Great Lakes Environmental Directory Great Lakes Great Lakes environment Great Lakes grants exotic species water pollution water export drilling environment Great Lakes pollution Superior Michigan Huron Erie Ontario ecology Great Lakes issues wetlands Great Lakes wetlands Great Lakes Great Lakes environment Great Lakes watershed water quality exotic species Great Lakes grants water pollution water export oil gas drilling environment environmental Great Lakes pollution Lake Superior Lake Michigan Lake Huron Lake Erie Lake Ontario Great Lakes ecology Great Lakes issues Great Lakes wetlands Great Lakes Resources Great Lakes activist Great Lakes environmental organizations Great Lakes Aquatic Habitat air pollution alien species threatened rare endangered species ecological Great Lakes information Success Stories Great Lakes Directory Home/News Great Lakes Calendar Great Lakes jobs/volunteering Search Great Lakes Organizations Take Action! Contact Us Resources/Links Great Lakes Issues Great Lakes News Article About Us Networking Services

Great Lakes Article:

Heavy Rains Raise Water Levels in Lake Erie
WTOL-TV (Toledo, OH)
Published May 17, 2005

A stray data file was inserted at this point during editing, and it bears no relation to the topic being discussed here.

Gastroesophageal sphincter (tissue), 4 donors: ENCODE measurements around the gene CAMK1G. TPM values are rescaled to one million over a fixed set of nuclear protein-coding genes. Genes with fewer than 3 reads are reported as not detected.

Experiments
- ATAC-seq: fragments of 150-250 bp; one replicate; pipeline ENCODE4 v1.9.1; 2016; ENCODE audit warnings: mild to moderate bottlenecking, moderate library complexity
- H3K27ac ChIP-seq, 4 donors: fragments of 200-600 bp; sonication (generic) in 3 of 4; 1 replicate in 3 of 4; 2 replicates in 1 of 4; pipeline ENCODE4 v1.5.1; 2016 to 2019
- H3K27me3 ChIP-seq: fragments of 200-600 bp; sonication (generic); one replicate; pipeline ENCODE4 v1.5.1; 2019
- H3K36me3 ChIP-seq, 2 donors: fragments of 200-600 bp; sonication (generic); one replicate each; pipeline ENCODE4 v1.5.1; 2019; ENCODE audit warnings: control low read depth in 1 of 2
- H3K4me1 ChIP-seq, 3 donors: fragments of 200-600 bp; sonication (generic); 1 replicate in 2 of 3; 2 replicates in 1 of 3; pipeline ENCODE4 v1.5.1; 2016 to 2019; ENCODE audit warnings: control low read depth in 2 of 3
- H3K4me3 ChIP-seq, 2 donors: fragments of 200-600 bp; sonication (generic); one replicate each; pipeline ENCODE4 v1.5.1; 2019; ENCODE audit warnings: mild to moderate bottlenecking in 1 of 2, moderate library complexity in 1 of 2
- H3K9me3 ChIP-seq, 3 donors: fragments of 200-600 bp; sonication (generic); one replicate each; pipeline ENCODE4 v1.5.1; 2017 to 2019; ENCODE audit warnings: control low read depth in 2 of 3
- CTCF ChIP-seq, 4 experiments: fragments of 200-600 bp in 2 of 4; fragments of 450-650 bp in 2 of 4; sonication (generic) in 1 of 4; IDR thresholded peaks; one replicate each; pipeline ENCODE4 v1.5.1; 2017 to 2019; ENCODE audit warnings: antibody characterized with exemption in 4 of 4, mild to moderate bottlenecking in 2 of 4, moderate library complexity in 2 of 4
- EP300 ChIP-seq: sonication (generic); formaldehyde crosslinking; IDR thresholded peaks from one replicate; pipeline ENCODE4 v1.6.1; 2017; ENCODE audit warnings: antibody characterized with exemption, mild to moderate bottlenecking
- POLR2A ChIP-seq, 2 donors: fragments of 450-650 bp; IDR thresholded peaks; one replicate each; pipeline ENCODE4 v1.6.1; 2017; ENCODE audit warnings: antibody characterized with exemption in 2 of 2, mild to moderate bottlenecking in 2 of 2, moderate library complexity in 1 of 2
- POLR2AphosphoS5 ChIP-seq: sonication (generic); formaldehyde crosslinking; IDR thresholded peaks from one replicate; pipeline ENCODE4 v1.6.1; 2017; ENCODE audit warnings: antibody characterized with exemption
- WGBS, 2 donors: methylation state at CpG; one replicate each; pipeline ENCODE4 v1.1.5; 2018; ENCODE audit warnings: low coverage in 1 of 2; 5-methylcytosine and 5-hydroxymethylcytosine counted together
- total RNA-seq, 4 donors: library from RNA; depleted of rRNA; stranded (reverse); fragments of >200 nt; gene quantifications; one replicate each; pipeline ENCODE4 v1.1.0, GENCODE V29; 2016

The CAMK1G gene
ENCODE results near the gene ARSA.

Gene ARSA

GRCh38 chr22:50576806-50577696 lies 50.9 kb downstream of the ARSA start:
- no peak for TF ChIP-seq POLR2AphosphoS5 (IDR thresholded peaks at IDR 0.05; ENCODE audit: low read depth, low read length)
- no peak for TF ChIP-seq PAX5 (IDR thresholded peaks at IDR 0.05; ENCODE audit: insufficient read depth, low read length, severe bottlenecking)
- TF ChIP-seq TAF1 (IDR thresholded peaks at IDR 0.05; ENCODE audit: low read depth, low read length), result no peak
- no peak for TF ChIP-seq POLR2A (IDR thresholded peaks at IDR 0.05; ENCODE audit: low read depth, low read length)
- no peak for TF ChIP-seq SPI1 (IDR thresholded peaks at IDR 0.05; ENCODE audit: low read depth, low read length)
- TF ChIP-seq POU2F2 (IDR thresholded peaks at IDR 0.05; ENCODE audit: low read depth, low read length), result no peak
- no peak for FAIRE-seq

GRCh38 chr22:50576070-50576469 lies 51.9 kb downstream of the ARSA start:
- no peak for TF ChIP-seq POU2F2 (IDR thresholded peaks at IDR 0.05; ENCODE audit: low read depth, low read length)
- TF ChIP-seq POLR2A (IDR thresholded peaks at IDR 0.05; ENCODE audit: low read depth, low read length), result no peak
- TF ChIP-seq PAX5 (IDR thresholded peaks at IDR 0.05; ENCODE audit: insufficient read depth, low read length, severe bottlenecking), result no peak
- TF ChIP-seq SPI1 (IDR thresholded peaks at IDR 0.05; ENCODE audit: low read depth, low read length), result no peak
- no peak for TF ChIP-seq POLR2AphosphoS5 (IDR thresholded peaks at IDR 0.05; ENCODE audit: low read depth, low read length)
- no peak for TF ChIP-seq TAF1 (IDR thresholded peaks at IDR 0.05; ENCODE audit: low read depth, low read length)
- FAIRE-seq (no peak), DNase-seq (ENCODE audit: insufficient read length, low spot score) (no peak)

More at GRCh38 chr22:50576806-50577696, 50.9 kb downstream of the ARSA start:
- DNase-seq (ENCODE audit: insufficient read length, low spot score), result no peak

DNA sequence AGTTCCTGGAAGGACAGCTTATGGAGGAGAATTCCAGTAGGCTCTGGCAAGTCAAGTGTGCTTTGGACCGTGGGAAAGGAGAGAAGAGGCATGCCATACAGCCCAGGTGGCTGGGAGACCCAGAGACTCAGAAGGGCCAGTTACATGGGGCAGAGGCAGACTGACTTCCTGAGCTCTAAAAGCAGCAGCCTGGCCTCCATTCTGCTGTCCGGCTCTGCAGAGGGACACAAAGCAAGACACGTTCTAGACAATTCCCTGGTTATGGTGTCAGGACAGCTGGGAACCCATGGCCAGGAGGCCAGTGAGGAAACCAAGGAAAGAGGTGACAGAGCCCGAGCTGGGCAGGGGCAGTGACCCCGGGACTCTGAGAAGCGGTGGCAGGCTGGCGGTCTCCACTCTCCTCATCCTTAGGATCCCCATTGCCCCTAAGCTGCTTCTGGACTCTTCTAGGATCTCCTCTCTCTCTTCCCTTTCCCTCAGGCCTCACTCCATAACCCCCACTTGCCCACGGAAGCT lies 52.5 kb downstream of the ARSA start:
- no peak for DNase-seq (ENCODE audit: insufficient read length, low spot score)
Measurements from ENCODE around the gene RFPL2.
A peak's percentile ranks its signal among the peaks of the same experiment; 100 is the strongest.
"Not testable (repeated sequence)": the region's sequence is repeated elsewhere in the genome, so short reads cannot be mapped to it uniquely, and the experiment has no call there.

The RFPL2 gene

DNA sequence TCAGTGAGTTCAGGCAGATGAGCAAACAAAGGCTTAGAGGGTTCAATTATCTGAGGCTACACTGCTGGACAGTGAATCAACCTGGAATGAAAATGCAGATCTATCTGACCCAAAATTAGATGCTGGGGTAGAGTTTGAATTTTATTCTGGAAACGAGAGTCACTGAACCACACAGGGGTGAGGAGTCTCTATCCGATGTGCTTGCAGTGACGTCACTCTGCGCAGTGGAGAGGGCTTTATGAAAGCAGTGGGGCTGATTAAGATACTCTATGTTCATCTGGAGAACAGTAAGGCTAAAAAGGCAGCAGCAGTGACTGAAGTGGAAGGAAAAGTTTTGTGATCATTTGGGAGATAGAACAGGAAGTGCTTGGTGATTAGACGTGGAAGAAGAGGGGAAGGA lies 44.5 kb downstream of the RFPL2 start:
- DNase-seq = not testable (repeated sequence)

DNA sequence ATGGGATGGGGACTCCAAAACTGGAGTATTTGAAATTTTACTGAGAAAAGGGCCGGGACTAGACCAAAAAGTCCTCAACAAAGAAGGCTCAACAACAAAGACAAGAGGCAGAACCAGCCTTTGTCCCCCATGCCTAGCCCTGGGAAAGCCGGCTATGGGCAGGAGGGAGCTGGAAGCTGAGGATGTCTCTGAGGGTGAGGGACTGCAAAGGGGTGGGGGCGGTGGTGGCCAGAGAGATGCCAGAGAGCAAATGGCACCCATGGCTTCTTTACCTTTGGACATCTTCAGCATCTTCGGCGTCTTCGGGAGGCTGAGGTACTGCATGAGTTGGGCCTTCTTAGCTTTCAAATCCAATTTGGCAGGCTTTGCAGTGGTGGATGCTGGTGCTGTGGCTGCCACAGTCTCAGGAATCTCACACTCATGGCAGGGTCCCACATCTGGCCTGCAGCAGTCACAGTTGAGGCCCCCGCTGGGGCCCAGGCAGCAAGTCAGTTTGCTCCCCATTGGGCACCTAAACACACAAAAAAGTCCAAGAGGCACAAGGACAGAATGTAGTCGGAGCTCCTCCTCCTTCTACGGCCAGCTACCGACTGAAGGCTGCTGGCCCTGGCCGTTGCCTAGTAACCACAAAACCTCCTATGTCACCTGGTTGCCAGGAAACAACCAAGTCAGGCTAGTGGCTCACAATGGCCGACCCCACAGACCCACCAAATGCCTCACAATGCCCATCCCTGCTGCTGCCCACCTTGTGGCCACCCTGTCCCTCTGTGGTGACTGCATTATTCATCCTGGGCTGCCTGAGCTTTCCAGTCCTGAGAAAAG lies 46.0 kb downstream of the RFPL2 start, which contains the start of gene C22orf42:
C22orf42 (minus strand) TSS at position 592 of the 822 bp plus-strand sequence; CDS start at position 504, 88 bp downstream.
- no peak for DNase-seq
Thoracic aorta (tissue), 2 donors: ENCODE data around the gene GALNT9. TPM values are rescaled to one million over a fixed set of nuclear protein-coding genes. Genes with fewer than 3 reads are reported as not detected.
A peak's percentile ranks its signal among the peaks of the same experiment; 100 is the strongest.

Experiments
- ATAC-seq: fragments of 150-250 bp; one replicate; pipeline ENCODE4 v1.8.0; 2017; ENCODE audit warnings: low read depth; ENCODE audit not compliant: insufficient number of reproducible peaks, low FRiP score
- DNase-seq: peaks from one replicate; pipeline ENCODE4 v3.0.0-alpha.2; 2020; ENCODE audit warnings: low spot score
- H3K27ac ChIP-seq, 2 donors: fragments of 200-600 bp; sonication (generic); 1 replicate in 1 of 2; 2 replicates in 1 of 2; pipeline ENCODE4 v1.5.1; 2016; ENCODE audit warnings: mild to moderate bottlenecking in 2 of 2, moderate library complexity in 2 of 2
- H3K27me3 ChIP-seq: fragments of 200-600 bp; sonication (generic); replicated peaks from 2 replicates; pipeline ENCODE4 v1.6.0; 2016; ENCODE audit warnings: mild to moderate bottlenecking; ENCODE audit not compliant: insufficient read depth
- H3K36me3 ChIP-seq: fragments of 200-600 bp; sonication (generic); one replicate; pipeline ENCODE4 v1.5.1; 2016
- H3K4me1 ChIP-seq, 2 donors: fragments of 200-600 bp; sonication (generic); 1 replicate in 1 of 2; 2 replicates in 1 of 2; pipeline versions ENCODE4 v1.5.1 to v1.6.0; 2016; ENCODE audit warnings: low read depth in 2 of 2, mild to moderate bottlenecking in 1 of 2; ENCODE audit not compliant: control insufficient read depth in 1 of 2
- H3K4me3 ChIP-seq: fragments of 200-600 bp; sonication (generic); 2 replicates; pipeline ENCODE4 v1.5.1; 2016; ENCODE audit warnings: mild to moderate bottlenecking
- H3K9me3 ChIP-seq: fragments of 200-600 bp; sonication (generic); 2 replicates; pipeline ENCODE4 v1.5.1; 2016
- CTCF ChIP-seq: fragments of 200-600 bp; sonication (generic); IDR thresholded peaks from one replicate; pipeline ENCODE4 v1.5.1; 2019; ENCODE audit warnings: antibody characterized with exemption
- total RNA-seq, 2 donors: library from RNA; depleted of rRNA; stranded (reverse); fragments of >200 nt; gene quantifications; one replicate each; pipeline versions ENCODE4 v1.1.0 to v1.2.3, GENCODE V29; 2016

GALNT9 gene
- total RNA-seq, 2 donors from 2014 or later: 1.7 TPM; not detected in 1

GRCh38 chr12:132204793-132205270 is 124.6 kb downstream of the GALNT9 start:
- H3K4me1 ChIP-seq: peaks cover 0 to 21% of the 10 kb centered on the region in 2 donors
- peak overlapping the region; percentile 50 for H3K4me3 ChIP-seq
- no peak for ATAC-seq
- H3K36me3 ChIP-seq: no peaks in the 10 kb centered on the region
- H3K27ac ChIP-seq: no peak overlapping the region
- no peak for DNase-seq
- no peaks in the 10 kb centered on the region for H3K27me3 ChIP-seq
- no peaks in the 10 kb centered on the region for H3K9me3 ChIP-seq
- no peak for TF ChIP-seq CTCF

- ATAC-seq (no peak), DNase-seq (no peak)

CLEVELAND (AP) -- Last month's heavy rain helped contribute to a higher water level in Lake Erie that is affecting beach goers, recreational boaters and freight shipping in the state. The lake is a foot higher than it was a year ago, helped by the rain and higher water levels in the upper Great Lakes, which drain into Lake Erie.

"This happens," said George Controneo, a hydrologic engineer with the Army Corps of Engineers. "The lakes go up and down a bit. It's not unusual. There's nothing we can do but watch."

The higher water makes it easier for boaters to navigate shallow areas, said Caz Kravec, clubhouse manager at the Forest City yacht Club. And freighters can carry more cargo in the deeper water. "What it really does mean in the big picture is the vessels are being used more efficiently," said Glen Nekvasil, spokesman for the Lake Carriers Association, which represents operators of U.S. ships on the Great Lakes.

But the higher water also can pick up debris that was sitting on shore, sending it into the water.

This year's water level, while higher than normal, is still about 20 inches below the record for this time of year, which was set in 1986, Controneo said.

Posted by AEB

The Associated Press contributed to this report.



 

This information is posted for nonprofit educational purposes, in accordance with U.S. Code Title 17, Chapter 1,Sec. 107 copyright laws.
For more information go to: http://www.law.cornell.edu/uscode/17/107.shtml. If you wish to use copyrighted material from this site for
purposes of your own that go beyond "fair use," you must obtain permission from the copyright owner.


Great Lakes environmental information

Return to Great Lakes Directory Home/ Site Map